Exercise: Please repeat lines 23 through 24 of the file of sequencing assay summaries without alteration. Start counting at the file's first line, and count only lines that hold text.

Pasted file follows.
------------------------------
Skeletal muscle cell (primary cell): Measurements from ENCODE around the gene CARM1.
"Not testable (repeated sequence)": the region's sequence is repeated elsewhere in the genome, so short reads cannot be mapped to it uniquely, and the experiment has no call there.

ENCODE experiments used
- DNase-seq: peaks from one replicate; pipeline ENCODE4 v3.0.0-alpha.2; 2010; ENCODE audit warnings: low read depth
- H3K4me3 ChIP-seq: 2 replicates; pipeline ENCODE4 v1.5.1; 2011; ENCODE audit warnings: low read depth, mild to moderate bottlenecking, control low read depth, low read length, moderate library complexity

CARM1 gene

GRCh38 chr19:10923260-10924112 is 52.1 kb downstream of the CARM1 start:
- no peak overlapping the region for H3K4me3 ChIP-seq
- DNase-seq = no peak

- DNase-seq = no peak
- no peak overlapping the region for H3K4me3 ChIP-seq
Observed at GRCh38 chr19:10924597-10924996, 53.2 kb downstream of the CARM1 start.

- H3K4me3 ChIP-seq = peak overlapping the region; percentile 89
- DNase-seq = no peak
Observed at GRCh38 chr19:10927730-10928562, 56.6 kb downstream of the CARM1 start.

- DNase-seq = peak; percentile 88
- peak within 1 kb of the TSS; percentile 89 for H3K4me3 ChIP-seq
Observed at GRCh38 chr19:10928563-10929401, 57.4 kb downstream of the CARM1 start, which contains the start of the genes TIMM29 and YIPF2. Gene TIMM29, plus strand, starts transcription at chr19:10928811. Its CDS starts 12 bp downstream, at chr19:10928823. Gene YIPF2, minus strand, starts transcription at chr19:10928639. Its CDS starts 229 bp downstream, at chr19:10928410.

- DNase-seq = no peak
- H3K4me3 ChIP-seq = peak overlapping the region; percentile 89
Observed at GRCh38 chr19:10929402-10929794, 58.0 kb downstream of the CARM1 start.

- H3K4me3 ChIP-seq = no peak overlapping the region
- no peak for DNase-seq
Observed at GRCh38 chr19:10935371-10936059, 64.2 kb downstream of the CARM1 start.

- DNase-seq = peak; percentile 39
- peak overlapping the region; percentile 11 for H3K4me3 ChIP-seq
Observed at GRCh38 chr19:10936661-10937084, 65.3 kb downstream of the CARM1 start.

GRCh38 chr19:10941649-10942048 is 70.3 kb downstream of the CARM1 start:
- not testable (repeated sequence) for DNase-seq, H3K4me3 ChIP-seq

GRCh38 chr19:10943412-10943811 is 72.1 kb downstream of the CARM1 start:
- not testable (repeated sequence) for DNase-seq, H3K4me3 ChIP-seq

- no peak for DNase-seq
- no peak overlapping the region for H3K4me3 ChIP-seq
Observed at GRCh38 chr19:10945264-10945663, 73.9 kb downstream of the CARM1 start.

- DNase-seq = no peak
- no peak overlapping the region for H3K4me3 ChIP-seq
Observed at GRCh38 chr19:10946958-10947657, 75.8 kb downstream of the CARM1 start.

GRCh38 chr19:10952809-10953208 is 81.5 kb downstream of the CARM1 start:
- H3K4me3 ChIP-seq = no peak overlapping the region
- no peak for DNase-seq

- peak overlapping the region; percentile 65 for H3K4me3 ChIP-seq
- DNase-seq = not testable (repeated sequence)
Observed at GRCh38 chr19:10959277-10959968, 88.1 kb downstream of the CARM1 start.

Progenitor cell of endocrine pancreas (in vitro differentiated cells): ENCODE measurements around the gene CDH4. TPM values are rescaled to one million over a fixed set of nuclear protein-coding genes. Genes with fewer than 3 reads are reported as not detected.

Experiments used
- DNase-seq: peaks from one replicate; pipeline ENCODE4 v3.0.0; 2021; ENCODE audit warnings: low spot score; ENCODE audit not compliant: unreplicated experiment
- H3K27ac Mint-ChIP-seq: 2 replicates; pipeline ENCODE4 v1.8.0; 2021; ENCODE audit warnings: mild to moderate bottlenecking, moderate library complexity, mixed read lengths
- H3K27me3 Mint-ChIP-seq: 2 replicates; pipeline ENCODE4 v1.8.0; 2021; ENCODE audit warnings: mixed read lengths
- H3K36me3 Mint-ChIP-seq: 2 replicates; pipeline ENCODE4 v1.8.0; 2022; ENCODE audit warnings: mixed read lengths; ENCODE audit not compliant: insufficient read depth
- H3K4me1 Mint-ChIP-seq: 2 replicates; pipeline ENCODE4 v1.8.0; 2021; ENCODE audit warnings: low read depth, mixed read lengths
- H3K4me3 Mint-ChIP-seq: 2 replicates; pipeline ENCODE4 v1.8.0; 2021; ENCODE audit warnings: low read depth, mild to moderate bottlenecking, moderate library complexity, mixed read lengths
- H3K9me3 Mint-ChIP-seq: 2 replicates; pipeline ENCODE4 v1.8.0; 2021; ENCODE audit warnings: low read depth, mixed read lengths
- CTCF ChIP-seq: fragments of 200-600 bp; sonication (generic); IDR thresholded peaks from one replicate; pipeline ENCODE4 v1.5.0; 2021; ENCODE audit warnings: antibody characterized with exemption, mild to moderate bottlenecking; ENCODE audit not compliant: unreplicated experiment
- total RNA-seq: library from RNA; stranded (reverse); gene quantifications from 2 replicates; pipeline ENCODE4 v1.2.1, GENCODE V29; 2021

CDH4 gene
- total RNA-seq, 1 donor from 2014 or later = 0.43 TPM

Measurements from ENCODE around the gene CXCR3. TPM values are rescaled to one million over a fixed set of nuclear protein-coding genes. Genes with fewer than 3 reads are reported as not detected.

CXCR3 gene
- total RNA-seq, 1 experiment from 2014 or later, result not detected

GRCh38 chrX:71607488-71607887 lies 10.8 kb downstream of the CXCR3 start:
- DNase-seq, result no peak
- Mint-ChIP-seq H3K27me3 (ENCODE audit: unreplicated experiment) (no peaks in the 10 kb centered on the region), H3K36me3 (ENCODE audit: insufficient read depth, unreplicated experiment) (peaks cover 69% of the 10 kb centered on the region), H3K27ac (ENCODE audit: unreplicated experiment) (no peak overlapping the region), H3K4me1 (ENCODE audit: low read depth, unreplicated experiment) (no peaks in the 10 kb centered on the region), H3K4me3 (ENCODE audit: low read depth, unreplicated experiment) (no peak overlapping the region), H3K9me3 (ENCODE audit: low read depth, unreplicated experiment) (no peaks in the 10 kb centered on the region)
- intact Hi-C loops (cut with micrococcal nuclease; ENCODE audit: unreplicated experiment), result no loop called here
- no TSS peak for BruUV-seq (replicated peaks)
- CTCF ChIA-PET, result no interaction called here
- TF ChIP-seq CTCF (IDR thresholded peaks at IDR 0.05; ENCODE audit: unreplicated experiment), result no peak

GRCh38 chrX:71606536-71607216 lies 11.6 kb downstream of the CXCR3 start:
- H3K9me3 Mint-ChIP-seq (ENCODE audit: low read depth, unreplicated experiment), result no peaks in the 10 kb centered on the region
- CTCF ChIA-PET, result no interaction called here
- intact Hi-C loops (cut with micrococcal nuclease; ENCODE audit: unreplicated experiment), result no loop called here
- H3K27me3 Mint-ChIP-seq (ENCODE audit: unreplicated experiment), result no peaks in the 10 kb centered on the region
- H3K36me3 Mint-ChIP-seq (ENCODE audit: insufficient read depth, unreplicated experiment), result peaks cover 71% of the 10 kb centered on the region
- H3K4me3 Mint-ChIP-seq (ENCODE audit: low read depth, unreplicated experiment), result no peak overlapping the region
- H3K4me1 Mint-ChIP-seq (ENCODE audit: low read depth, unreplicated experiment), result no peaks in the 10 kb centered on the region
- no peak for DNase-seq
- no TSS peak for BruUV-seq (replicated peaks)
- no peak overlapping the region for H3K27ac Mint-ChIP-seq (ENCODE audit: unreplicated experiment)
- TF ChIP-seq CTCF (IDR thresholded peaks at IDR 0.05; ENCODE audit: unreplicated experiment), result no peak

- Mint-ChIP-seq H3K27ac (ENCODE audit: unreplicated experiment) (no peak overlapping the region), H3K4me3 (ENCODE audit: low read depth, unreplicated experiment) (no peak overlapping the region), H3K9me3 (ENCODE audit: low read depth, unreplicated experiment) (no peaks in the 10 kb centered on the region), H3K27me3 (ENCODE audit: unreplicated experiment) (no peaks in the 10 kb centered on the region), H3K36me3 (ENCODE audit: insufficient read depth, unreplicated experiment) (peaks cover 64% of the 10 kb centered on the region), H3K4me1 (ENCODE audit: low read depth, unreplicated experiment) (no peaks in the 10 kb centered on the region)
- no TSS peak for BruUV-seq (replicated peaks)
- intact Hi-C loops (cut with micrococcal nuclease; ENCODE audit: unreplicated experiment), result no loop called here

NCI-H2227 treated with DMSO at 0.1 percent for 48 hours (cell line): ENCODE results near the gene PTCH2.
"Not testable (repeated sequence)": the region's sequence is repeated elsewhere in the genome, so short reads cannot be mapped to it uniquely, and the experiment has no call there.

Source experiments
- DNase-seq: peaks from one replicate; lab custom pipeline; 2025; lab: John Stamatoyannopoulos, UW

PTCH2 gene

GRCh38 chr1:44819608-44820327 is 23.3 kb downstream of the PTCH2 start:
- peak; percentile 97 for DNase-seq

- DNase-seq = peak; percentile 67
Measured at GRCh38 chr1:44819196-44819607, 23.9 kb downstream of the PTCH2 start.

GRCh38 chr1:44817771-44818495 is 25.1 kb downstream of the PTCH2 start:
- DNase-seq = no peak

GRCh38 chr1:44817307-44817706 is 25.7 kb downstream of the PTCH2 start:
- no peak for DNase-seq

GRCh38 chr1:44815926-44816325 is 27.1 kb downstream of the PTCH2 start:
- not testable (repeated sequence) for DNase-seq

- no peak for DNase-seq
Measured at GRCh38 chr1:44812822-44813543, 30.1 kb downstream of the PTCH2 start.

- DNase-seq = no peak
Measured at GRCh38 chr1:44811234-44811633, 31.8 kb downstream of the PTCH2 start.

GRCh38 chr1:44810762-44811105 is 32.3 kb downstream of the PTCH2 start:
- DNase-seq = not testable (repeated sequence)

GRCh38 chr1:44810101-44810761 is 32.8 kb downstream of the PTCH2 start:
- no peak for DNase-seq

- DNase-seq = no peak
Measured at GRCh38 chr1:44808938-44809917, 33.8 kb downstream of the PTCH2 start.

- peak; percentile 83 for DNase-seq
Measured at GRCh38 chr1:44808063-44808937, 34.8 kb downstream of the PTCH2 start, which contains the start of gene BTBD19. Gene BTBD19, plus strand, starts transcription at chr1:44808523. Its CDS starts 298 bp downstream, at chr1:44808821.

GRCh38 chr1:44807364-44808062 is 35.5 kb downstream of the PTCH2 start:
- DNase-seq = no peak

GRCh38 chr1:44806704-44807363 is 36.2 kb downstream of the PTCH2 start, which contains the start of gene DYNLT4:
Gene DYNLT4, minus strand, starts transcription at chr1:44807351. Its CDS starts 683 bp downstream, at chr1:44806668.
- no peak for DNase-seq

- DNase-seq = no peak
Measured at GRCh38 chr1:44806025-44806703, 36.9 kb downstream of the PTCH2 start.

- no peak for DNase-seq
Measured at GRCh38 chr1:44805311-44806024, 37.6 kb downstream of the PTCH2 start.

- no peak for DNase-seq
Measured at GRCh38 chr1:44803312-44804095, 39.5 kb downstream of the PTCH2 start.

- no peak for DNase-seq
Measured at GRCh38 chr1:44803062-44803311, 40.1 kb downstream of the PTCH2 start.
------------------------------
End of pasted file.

- no peak for DNase-seq
Observed at GRCh38 chr19:10935371-10936059, 64.2 kb downstream of the CARM1 start.